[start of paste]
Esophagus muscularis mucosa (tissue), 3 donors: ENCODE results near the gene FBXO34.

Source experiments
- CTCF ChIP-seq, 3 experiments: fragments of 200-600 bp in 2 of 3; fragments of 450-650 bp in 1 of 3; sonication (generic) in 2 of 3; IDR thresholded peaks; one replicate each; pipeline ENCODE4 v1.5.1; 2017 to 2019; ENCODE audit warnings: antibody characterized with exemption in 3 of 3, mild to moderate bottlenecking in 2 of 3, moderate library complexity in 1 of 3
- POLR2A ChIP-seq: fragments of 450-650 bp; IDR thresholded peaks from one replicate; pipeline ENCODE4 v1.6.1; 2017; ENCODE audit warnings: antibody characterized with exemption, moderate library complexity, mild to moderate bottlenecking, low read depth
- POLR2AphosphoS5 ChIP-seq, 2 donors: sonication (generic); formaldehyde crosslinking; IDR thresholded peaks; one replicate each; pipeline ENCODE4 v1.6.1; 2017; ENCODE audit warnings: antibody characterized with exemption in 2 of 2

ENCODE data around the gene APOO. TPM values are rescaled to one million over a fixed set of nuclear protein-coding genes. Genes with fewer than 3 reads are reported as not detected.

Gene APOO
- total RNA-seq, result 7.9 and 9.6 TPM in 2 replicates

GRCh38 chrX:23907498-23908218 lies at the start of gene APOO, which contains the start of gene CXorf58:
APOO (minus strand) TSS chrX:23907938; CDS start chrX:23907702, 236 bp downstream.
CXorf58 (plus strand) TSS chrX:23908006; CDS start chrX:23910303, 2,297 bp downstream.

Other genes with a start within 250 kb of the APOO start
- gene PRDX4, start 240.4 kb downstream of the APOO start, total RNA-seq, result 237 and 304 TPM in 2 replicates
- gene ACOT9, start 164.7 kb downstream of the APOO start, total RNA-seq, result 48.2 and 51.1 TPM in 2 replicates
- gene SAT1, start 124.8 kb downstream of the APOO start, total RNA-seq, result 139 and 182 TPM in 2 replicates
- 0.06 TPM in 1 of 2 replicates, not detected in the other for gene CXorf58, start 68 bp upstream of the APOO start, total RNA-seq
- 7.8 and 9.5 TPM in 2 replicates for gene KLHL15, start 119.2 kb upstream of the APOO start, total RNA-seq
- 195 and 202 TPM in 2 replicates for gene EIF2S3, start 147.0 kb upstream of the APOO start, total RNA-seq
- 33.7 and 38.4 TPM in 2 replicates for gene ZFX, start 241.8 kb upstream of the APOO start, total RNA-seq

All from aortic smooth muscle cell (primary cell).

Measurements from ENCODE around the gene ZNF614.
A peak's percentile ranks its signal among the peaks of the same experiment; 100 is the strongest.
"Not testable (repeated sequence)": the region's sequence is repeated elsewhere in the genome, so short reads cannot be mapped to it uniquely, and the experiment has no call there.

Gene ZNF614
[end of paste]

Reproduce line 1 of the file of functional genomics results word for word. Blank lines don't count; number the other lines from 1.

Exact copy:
Esophagus muscularis mucosa (tissue), 3 donors: ENCODE results near the gene FBXO34.